A deputy governor of Australia’s central bank has issued a stark warning that climate change poses risks to financial stability, noting that warming needs to be thought of by policymakers and business as a trend and not a cyclical event.
As a debate over coal and energy fractures the Morrison government, Guy Debelle warned a forum hosted by the Centre for Policy Development on Tuesday that climate change created risks for Australia’s financial stability in a number of different ways.
“For example, insurers may face large, unanticipated payouts because of climate change-related property damage and business losses,” he said. “In some cases businesses and households could lose access to insurance.
“Companies that generate significant pollution might face reputational damage or legal liability from their activities, and changes to regulation could cause previously valuable assets to become uneconomic.
“All of these consequences could precipitate sharp adjustments in asset prices, which would have consequences for financial stability.”
Debelle noted Australia had traditionally come at the climate change debate largely through the prism of its impact on agriculture, but he said the changing climate created “significant risks and opportunities for a broader part of the economy than agriculture – though the impact on agriculture continues to be significant”.
He said policymakers and businesses needed to “think in terms of trend rather than cycles in the weather”.
“Droughts have generally been regarded, at least economically, as cyclical events that recur every so often. In contrast, climate change is a trend change. The impact of a trend is ongoing, whereas a cycle is temporary.”
He said there was a need to reassess the frequency of climate change events, and “our assumptions about the severity and longevity of the climatic events”.
He said the insurance industry had already recognised the frequency and severity of tropical cyclones and hurricanes in the northern hemisphere had changed, and this reassessment had prompted the sector to reprice how they insure and reinsure against such events.
“We need to think about how the economy is currently adapting and how it will adapt both to the trend change in climate and the transition required to contain climate change,” Debelle said.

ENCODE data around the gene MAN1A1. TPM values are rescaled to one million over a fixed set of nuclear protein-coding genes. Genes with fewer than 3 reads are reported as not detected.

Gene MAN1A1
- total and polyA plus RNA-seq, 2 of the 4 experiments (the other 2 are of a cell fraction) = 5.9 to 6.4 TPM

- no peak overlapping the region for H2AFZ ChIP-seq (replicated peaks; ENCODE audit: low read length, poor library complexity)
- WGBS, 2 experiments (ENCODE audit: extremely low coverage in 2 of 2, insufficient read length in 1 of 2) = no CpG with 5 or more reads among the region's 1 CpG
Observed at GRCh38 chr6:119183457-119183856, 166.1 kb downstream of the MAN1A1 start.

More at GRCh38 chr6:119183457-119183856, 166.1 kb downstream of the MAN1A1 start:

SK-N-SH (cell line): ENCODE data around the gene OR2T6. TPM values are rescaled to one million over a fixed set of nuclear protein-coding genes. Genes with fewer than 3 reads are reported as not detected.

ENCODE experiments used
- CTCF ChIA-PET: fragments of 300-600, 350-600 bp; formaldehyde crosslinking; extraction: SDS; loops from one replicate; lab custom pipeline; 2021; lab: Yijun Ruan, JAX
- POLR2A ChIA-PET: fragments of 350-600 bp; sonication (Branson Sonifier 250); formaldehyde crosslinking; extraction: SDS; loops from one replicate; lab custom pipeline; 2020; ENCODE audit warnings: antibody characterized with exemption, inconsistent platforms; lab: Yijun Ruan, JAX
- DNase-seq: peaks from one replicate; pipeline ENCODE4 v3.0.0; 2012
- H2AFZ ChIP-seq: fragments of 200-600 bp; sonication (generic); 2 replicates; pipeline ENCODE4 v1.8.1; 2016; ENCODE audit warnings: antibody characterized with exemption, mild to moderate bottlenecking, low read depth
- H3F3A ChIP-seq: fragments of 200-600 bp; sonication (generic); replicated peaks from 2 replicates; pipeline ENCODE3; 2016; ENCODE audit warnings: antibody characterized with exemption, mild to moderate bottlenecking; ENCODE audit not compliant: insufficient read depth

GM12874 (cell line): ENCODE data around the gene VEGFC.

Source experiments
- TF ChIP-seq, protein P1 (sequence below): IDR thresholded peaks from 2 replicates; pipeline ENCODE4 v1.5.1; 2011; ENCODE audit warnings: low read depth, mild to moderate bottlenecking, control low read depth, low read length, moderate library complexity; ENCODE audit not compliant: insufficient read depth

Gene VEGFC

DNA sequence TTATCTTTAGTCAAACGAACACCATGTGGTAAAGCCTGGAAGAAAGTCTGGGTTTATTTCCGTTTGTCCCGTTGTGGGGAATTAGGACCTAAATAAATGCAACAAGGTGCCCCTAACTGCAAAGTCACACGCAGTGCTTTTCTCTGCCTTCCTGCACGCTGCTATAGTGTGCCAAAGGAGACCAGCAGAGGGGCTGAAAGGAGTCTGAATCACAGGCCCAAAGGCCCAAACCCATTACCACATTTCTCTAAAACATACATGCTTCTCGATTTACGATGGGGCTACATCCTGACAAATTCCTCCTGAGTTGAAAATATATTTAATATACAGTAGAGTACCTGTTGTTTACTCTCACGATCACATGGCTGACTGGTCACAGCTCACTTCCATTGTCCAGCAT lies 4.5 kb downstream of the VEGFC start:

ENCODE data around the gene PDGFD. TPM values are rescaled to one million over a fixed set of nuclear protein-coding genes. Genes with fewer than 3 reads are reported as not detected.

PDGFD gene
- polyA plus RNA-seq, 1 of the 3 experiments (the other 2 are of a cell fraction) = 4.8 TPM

He said the transition path to a less carbon-intensive world was “clearly quite different depending on whether it is managed as a gradual process or is abrupt”.
“The trend changes aren’t likely to be smooth. There is likely to be volatility around the trend, with the potential for damaging outcomes from spikes above the trend.”
Debelle noted the United Nations’ Intergovernmental Panel on Climate Change had provided “strong evidence” that another half degree of warming was likely in the next 10 to 30 years.
He said work from the Bureau of Meteorology and the CSIRO pointed to an increase in the frequency of extreme weather events, and noted “extreme events may well have a disproportionately large physical impact”.
“There is also a greater possibility of compound events, where two or more climatic events combine to produce an outcome that is worse than the effect of one of them occurring individually,” Debelle said.
“Combined with the increased volatility, this increases the likelihood of nonlinear impacts on the economy.”
Debelle said assessed through that lens, climate change-induced shocks to the economy would be “close to permanent” if droughts were more frequent and cyclones happened more often. “That situation is more challenging to assess and respond to.”
He said the impacts of climate change on the economy were mixed both domestically and in terms of export earnings.
The deputy governor pointed to the huge transition under way in Australia’s energy sector where the levelised cost of generating electricity had declined in the case of wind and solar “to the point where they are now cost-effective sources of generation”.
But he said the massive shift in the direction of rooftop solar had consequences for the cost of electricity transmission and also the efficacy of current infrastructure. He said the RBA was paying close attention to developments in the energy market, “given the importance of the cost of electricity in inflation both directly to households and indirectly as a significant input to businesses”.
Debelle noted there was a move in China to transition to cleaner energy sources. In the short run this had benefitted Australian coal exports, because the product was higher quality.
But as China transitions away from coal, “natural gas is expected to account for a larger share of its energy mix and Australia is well placed to help meet this increase in demand”.
He said Australia had prospects as an exporter of materials used in the production of renewable energy, including lithium, which is necessary for the batteries used in storage.